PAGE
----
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HOUSE: The Tyrant

October 7, 2009 by  

James Earl Jones is an imposing figure, and his guest appearance on House was bound to be more impactful than a lesser known actor. The story of President DiBala altered the formulaic presentation of the show, foreshadowing personal & professional struggles ahead for Princeton Plainsboro’s staff.

Before I dive into the key story arcs, let me say two things. First, it took me almost half the episode to believe that Mr. Jones was portraying a cruel, calculating dictator. I was distracted by the thought that his entire story was a series of deleted scenes from “Coming to America,” hoping that any moment could bring a cameo by Arsenio Hall or the rose-carrying servants who would administer the royal sponge bath! Second, Cuddy’s decree that House avoid patient contact denied the audience a showdown between Hugh Laurie and the voice of Darth Vader. Was it too much to ask for House to “accidentally” sneak into DiBala’s room while grabbing a cup of coffee. After all, breaking and entering is one of House’s most cherished hobbies.

Based on last week’s teaser trailer, I assumed that this story would focus on House’s relationship with Foreman. With House’s medical license still pending in bureaucratic limbo, it was logical that his understudy would continue to assert his new authority, leading to a series of tense squabbles. Wisely, the creative team allowed that tension to boil temporarily, but tabled it for later episodes. Season Six is shaping up as a year of transition, and Foreman’s journey is paramount to that end result.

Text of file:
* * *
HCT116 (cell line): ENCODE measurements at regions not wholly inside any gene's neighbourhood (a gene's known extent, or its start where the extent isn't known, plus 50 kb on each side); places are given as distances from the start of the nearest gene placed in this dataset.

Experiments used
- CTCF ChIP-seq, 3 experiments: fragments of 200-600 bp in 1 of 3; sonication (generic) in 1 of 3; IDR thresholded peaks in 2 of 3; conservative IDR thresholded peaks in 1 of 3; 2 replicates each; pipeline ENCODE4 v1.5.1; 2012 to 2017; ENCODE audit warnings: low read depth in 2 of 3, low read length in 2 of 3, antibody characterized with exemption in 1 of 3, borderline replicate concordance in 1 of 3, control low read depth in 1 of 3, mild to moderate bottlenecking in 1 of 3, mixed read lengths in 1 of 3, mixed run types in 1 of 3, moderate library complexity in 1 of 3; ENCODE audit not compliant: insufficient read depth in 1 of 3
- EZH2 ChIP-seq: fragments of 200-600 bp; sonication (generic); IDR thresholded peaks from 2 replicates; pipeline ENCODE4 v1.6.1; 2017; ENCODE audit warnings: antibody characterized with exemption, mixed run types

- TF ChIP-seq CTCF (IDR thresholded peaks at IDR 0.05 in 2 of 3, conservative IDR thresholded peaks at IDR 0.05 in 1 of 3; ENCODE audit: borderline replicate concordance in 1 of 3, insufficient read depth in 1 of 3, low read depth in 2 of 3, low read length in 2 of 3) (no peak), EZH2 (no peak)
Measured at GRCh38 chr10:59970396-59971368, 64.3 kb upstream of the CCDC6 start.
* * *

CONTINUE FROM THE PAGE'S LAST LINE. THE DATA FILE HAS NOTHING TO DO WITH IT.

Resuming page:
As Foreman, Chase, and Cameron struggled to treat DiBala, House embarked on a mission to save Wilson from his condo commandos. In Florida, tales of neighbors shunning one another over the size of flower pots or a disputed parking spot are commonplace. Because Wilson is a kind person at heart, his first inclination was to appease Murphy, the combative neighbor. In House’s educated opinion, swifter action was needed. Though much of Hugh Laurie’s screen time was spent generating laughs this week, both in and out of the office, I found his efforts to cure Murphy significant. The promise of this season was that House would emerge from Mayfield Psychiatric Hospital as a changed man. For much of this episode, I was concerned that we would see no signals that House’s treatment was instructive. Taking away 36 years of Murphy’s pain was a humane gesture. Was this a sign that House’s return to medicine will provide him with true satisfaction, rather than simple narcissistic pleasure?

Peter Blake’s intricately woven script addressed a profound conflict within a doctor’s oath to do no harm. What happens when adhering to that oath could lead to the harm of thousands, if not millions, of other people? Rather than turn this into a political discussion, I would say that Jennifer Morrison and Jesse Spencer did an amazing job reminding the audience why Cameron & Chase were missed last season. After a year when their wedding was treated as an incidental plot point, the young doctors were up to the challenge of driving the “A” plot of this episode. I loved the shift in tone midway through the story, as Cameron faced down her dark side (sorry, had to go for a Star Wars reference) and elected to save DiBala, while Chase evolved from a physician into an advocate. The couple’s pointed debates about a doctor’s obligations were stirring, and Chase’s shocking actions will have long-lasting implications for both his career and his new marriage.